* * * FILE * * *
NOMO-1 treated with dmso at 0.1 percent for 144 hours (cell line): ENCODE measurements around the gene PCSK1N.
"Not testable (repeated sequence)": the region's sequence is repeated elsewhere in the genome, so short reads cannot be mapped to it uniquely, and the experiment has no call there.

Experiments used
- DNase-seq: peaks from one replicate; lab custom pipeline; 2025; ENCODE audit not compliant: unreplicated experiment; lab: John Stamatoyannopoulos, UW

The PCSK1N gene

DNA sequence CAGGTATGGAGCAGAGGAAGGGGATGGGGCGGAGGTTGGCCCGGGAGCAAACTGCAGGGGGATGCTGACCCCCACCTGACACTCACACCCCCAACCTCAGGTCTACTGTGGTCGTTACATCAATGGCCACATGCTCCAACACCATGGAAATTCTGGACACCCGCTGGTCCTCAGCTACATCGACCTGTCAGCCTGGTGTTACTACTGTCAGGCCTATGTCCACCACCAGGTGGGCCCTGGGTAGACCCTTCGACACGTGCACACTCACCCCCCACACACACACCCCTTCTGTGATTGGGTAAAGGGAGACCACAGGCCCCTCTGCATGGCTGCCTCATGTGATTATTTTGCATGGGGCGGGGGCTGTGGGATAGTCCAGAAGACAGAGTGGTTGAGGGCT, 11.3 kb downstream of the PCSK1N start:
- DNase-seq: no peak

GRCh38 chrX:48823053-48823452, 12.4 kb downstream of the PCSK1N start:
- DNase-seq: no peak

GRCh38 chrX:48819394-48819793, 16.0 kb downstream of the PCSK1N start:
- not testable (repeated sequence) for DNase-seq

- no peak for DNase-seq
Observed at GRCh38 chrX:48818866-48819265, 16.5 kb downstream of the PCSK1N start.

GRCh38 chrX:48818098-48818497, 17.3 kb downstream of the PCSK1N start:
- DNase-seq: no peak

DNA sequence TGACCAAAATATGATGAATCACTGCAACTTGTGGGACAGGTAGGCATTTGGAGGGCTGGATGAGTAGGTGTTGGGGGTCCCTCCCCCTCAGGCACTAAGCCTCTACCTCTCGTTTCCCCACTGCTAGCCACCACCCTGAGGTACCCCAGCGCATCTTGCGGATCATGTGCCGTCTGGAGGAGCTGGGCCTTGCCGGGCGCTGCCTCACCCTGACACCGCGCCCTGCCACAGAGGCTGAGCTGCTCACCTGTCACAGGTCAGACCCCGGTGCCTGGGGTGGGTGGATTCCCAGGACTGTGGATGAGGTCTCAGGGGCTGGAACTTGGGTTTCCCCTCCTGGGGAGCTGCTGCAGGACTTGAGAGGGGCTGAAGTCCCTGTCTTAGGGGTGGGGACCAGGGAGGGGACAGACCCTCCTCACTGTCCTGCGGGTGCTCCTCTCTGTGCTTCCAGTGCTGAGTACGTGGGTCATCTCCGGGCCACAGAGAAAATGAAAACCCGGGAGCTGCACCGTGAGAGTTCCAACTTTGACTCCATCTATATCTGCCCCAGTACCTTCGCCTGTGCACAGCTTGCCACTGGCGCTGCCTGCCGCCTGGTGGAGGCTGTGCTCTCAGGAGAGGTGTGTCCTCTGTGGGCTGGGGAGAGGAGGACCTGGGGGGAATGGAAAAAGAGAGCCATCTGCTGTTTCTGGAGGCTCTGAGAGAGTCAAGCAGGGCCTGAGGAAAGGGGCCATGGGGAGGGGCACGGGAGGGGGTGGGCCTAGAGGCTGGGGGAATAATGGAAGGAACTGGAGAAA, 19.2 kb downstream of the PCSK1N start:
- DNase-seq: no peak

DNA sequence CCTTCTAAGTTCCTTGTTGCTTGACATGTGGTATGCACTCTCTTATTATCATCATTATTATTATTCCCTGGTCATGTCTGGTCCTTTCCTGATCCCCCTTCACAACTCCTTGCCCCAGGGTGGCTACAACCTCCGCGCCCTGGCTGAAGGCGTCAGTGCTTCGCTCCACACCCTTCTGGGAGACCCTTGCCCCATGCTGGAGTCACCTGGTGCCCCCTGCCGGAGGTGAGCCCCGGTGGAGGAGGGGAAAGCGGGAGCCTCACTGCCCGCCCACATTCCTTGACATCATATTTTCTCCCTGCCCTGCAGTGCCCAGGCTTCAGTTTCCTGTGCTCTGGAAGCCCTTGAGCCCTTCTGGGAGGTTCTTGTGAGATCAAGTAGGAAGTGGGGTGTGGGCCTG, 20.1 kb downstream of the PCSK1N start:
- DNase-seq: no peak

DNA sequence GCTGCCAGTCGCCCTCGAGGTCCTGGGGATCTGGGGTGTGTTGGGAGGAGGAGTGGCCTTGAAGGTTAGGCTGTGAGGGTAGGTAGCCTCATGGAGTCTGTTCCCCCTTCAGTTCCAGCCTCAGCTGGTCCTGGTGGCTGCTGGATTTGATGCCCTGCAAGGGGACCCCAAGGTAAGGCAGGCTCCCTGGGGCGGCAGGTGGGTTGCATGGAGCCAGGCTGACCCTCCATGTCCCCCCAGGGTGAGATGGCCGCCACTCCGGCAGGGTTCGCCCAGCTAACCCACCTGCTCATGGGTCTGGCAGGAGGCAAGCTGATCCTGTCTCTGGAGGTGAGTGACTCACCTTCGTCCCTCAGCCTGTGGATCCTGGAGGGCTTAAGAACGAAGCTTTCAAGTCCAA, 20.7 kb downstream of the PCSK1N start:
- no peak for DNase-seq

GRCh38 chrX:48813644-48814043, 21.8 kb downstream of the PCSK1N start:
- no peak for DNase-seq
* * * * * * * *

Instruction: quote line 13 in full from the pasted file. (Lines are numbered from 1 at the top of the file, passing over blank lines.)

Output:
Observed at GRCh38 chrX:48818866-48819265, 16.5 kb downstream of the PCSK1N start.